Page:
About our cognitive processes: computational verses embodied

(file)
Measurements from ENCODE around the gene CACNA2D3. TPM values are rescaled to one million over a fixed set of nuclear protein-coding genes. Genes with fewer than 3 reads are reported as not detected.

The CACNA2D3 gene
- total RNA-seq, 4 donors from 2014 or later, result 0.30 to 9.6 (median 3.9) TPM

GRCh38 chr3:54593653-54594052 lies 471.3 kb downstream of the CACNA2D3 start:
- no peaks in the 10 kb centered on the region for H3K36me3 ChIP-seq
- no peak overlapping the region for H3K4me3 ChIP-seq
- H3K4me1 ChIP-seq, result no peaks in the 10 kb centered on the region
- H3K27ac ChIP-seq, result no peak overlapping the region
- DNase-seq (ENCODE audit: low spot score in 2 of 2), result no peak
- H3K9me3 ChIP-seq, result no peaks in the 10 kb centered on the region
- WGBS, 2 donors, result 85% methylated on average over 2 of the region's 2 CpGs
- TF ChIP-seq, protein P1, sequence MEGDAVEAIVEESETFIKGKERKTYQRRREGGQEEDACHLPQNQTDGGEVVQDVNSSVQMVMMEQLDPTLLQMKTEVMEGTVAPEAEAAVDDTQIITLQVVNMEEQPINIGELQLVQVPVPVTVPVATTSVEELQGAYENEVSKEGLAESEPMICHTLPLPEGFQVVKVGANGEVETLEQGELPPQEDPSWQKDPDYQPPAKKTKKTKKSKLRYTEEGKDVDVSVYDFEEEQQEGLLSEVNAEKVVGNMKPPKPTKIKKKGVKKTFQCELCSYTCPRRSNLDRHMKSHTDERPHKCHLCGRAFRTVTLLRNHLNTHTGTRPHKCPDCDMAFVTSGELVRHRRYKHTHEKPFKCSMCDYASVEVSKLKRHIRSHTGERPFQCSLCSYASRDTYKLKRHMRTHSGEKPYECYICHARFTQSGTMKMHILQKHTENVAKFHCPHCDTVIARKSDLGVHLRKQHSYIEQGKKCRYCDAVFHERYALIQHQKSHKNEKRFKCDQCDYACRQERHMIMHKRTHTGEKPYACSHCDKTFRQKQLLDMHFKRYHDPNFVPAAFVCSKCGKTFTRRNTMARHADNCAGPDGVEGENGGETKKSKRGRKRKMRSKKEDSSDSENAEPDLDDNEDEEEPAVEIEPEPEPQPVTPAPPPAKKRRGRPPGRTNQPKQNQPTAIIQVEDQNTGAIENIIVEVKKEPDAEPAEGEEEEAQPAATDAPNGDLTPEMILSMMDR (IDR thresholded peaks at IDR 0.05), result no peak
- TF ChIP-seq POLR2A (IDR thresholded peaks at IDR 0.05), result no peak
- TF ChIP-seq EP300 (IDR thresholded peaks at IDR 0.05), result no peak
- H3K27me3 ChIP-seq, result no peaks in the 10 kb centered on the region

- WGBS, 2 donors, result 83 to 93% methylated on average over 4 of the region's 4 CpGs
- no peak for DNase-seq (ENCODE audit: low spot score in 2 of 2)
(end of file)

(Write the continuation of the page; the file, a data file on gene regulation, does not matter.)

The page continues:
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This thesis discusses two distinct cognitive theories in philosophy of mind. In 1975, Jerry Fodor proposed the Language of Thought Hypothesis (LOTH). This hypothesis essentially offers a computational theory of mind. It states that our cognitive processes proceed like physical computers, in which we employ an internal representational system for computation. Moreover, he claims that this representational system is literally a language of thought, consisting of syntax and semantics for representing things out there in one’s head. On the other hand, in 1972, Hubert Dreyfus proposes the Embodied Cognition (EC) that completely contradicts the LOTH. The EC suggests an embodied solution. By virtue of having a human body, agents are always situated in the environment, given direct access to the physical world. In this case, the EC denies any computational process or any internal representational system. In this thesis, I attempt to defend the LOTH against the EC. I discover that the EC can be refuted by the LOTH, simply because the embodied cognitive processes require computational processes of some kind as well. The upshot is, our cognitive processes are necessarily computational.